Drug also may protect fertility in women hoping to have children
A major international clinical trial has found that the risk of sudden onset of menopause can be significantly reduced by adding a drug called goserelin to the chemotherapy regimen. Women who took goserelin and wanted to have children also were more likely to get pregnant and deliver a healthy baby.
"Some of the most distressing side effects of chemotherapy in young women with breast cancer are early and sudden onset of menopause and infertility," said Kathy Albain, MD, senior author, medical oncologist and Director of Loyola University Chicago Cardinal Bernardin Cancer Center's Breast Cancer Clinical Research Program. "These findings provide hope for young women with breast cancer who would like to prevent early menopause or still have children."
The overall purpose of goserelin is to temporarily put the ovaries "at rest" during chemotherapy. "We found that, in addition to reducing the risk of sudden, early menopause, and all of the symptoms that go along with menopause, goserelin was very safe and may even improve survival," Dr. Albain said. "These findings are changing how we manage young women with breast cancer."
The Phase 3 multicenter trial included premenopausal women younger than 50 who had certain types of early-stage breast cancer (estrogen and progesterone-receptor negative). For this study, 257 patients were randomly assigned to receive standard chemotherapy or chemotherapy plus goserelin.
After two years, 22 percent of women receiving standard chemotherapy had stopped menstruating or had elevated levels of a hormone known as FSH, an indication of reduced estrogen production and egg supply. By comparison, only 8 percent of the women receiving goserelin had stopped menstruating or had elevated FSH. The pregnancy rate was nearly twice as high in the goserelin group (21 percent vs. 11 percent).
After four years, 78 percent of those receiving standard chemotherapy showed no signs or symptoms of cancer compared with 89 percent of patients who received goserelin. Overall survival at four years was 82 percent in the standard chemotherapy group and 92 percent in the goserelin group.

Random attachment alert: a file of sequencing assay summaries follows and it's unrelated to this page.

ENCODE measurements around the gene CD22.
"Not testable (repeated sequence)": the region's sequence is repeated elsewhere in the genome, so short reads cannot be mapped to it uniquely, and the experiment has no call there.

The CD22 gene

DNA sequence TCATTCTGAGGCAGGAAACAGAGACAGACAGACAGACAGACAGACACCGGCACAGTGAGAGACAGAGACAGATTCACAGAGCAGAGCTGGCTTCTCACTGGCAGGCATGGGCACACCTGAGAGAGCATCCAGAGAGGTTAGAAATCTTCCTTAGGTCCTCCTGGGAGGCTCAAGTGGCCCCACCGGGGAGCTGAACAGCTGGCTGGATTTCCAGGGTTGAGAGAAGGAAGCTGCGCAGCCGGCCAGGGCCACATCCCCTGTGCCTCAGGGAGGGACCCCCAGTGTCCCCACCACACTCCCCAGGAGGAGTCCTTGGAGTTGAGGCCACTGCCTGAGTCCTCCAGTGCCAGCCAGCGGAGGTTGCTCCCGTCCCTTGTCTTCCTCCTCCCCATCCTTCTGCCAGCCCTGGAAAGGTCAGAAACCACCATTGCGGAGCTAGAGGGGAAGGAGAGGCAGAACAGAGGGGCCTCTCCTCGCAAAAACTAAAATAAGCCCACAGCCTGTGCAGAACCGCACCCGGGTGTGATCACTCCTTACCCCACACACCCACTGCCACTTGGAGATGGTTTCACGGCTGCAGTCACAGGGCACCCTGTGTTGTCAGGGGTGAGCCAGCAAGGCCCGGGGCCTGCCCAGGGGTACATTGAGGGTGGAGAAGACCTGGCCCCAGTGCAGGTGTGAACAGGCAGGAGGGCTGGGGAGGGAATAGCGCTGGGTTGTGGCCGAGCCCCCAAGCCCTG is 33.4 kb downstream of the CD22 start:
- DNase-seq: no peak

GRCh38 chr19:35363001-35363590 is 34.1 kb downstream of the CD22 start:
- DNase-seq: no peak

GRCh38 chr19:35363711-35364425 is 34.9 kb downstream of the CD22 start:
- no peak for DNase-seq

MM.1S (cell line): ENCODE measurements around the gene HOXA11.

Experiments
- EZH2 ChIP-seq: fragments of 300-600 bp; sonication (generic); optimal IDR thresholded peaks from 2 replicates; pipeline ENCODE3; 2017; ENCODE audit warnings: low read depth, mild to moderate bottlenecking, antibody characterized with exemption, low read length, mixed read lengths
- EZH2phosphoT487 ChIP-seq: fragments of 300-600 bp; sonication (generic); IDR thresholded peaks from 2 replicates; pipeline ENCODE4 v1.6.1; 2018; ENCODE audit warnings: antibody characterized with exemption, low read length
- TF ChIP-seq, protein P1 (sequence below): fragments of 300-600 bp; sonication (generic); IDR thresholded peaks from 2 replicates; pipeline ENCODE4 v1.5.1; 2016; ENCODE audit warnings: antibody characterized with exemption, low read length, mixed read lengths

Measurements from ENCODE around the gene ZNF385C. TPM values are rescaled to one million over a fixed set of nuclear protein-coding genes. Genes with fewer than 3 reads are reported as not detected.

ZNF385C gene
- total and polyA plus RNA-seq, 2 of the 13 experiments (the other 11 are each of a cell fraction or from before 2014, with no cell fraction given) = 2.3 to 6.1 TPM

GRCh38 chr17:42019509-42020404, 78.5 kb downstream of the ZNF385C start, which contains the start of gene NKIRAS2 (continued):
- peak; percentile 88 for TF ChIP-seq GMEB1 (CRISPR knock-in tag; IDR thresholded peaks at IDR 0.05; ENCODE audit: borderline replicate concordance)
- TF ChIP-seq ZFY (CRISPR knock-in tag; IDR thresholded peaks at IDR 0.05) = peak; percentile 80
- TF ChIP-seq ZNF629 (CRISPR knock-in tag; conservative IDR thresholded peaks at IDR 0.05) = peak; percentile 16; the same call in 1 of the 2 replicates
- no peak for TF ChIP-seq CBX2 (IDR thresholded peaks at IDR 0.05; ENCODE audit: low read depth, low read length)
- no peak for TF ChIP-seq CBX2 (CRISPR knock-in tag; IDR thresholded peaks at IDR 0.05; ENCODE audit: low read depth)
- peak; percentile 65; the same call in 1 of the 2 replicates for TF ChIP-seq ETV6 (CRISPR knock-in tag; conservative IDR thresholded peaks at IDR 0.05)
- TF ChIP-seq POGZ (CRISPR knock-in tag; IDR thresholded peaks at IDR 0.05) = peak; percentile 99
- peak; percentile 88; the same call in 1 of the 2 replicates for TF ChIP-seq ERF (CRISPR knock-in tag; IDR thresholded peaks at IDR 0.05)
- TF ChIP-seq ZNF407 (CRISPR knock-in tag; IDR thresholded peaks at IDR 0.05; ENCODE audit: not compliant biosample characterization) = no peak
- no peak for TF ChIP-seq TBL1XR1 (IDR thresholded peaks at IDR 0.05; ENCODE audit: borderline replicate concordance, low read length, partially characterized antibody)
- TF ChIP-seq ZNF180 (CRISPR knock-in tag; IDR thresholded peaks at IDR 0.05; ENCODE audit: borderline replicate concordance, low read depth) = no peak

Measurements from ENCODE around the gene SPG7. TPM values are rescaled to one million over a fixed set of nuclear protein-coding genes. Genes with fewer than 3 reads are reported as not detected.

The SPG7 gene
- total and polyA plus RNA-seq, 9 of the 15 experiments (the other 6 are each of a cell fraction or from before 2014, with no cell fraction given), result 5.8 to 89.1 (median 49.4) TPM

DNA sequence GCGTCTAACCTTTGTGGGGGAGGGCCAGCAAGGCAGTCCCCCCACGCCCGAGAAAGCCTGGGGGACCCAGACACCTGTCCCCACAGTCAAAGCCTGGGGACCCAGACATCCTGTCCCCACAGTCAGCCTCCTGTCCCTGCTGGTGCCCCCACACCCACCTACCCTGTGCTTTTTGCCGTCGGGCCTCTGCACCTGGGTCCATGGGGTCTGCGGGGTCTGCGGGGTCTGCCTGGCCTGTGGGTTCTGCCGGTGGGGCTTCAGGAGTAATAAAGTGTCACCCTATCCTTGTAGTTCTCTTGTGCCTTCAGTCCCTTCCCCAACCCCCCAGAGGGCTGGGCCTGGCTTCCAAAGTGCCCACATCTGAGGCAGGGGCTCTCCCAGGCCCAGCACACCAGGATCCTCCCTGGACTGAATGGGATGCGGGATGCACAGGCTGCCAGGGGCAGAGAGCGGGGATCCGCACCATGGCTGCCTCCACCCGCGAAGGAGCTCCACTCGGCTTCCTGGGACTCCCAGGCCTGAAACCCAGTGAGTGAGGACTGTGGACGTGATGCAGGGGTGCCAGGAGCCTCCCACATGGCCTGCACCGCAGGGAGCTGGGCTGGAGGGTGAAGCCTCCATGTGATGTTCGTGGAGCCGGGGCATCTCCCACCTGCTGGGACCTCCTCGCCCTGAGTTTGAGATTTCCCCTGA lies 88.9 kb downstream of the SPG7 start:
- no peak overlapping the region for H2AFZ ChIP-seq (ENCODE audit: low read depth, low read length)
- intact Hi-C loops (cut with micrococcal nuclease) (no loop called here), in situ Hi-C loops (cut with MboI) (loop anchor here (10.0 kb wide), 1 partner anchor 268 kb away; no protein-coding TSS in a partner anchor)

"Premenopausal women beginning chemotherapy for early breast cancer should consider this new option to prevent premature ovarian failure," Dr. Albain and colleagues concluded.
Goserelin (trade name, Zoladex®) is similar to a natural hormone made by the body. It is FDA-approved for the treatment of prostate cancer, certain benign gynecological disorders and certain breast cancers.
Goserelin is administered by injection. In the clinical trial, women assigned to the goserelin group received one shot once every four weeks during the course of their chemotherapy regimen. Side effects of goserelin were uncommon and mostly included more symptoms related to reducing the activity of the ovaries during chemotherapy.
About 25 percent of breast cancers occur in women younger than 50. Breast cancer chemotherapy can trigger early menopause in women in their 20s, 30s and 40s. After completing chemotherapy, some women resume menstruating and are able to have children should they choose to do so. But for many women following chemotherapy, menopause is permanent.
Chemotherapy-induced menopause tends to come on suddenly, and consequently, symptoms are much more intense. These symptoms include irregular periods and then cessation of periods completely, vaginal dryness, hot flashes, night sweats, sleep problems, mood changes, weight gain, thinning hair, dry skin and loss of breast fullness.
"Early menopause in younger breast cancer patients can be very debilitating," Dr. Albain said.